My husband and I are going to Florida in a few weeks, and naturally the whole ordeal fills me with anxiety. Just the very use of the word “ordeal” to describe a pleasure trip gives you some idea of my handicap, stemming from a childhood devoid of vacations. To compensate for the fact that we simply couldn't afford them, my parents implanted several messages in my still-malleable brain: vacations were a waste of time, fancy hotels were a waste of money, and that universal dictum, people were starving in Europe. They stuck, and now all these years later, despite my eagerness at visiting old friends and eating good grapefruit, I’m a little scared that our hotel will be too luxurious, causing a child somewhere in the world to go hungry. Also, besides those soaps and shampoos and conditioners and sewing kits, there’s little to take home other than feelings of inadequacy. I found that out years ago on a trip to Scottsdale, Arizona, a town where shopping is a career and designer malls outnumber palm trees. After three days there I had all the self-esteem of a tadpole in the food chain.
Anticipating a few carefree days of sunbathing and possibly a lizard sighting or two, my then 10-year-old son and I had tagged along with my husband while he attended a conference held at The Phoenician, a place described in the numerous pamphlets littering our suite as "one of the Southwest's most distinctive resorts." Several things were intimidating from the get-go. For starters, all the other guests appeared to be fabulously wealthy, which was apparent from a cursory glance in the hotel’s garage. Among the Jaguars, BMWs, Mercedes and Porsches, our rented Buick Skylark was an eyesore. "Maybe we should have chosen the Taurus after all--what do you think," I asked my husband. He answered with a bitter laugh as we parked in a dark corner, got out and ran.
Once safely inside ("Nowhere is the splendor of The Phoenician more prominent than in its exquisite lobby, where a stunning Italian marble entry and fountain are illuminated by magnificent crystal chandeliers"), we couldn't help noticing that the concierge, bellmen, desk clerks and chambermaids were all dressed better than we were. I panicked, but reasoned that if I just wore a Phoenician-logo robe to the Mother-of-Pearl-lined pool and stayed put, my vintage wardrobe wouldn't blow our cover. I was wrong. In a bathing suit, it was even more apparent that I was out of my league, since my one-piece Jantzen revealed the awful truth that I was packing prehistoric body parts. Bikinis were rampant, confirming my suspicion that most of the other female guests had lifted more than their suitcases before their arrival. The old ladies looked young and the young ladies - well, let's just say I finally understood the term "breast implants." I'm not sure Zack did, since he asked, "Mom, what are those things?" All I could muster was, "Honey, don't point."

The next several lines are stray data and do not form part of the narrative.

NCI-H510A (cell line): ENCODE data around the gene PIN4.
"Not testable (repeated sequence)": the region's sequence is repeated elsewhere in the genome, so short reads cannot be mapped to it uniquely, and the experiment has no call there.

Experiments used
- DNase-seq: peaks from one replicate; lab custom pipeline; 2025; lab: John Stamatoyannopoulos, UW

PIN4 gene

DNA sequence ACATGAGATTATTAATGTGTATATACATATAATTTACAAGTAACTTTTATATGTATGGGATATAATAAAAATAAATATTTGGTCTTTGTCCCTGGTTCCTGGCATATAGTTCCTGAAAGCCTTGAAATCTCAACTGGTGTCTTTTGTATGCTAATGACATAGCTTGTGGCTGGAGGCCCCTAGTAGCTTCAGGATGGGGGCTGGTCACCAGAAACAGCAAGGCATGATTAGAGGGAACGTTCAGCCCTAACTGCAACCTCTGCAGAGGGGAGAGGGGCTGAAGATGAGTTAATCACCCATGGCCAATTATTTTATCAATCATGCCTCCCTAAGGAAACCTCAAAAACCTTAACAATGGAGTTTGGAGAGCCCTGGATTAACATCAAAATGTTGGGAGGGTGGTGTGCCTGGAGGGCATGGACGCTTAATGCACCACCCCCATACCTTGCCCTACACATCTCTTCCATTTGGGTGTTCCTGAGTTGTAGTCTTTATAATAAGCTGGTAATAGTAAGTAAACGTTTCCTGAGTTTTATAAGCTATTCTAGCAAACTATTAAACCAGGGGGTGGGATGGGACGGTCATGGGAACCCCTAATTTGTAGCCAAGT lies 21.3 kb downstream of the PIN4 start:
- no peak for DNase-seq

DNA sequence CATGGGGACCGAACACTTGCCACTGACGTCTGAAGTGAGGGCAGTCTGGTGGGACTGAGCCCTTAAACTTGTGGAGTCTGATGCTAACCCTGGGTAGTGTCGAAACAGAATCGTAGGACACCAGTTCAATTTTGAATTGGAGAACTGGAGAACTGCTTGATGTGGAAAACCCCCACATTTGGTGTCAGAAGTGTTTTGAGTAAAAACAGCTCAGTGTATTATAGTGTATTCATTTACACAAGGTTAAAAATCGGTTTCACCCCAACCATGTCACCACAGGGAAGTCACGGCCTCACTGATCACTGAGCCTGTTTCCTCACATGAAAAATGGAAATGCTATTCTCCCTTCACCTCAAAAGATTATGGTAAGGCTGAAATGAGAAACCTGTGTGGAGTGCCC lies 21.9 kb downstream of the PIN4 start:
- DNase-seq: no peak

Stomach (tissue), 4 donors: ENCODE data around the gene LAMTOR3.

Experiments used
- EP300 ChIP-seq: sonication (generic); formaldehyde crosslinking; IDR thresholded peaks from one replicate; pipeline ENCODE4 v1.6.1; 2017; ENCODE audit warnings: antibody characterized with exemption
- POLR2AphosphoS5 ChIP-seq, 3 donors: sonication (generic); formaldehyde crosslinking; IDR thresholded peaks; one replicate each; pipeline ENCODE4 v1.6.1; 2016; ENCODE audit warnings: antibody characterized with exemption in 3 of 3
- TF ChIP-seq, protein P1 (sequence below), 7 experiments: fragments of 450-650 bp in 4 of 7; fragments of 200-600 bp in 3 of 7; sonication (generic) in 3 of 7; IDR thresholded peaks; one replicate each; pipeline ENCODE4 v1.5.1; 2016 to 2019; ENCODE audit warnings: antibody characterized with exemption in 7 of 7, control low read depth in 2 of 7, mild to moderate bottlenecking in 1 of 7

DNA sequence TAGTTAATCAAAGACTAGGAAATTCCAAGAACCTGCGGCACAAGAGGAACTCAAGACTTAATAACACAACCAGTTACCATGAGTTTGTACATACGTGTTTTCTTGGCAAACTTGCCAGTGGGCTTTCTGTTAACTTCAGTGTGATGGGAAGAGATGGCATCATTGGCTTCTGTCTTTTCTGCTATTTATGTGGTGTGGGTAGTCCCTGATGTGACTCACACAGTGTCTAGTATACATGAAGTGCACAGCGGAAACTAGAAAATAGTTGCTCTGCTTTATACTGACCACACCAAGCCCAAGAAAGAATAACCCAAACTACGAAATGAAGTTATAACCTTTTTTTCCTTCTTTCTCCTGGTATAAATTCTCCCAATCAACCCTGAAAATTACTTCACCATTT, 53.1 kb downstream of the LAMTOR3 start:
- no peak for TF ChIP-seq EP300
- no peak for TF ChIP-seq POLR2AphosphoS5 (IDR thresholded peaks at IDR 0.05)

While the men were away at the Golf Wars, the women killed time at The Centre for Well-Being. I didn't, mostly because you had to have planned for your well-being two weeks in advance, and I hadn't. If I had, I could have experienced one of their life-enhancing services and who knows where I'd be today. Most intriguing was the EMDR (Eye Movement Desensitization and Reprocessing), "an advanced technique to deal with emotional trauma and stress." Instead, I was forced to deal with the emotional trauma and stress of being there through continual doses of wine spritzers poolside.
Mealtime offered its own trials, mostly in finding something acceptable to our son, whose mantra for the trip became "Yo quiero Taco Bell." One night at dinner Zack was hard-pressed to make a selection, even though the menu said "our culinary team creates masterpieces each day with a palette of fish and fowl," and encouraged him to "raise your fork and experience these works of art." He finally showed minor interest in the spaghettini. "Exactly what is spaghettini?" I asked our waiter.
"Spaghetti, only thinner," he answered, looking as if I had to be the dumbest person in the world.
"Then why not just say spaghetti?" Zack asked.
With an audible sigh and a totally visible eye-roll, the waiter asked, "Well, do you want it or not?" We picked "not," and happily jumped bail to find a Taco Bell in the neighboring real world. I must admit the Veggie Fajita Wrap never tasted better. Nestled in our Skylark, with palm trees swaying in the warm desert breeze, I finally achieved a sense of well-being and concluded that Scottsdale was pretty nice after all. But if I ever go back, I’m staying at a Motel 6.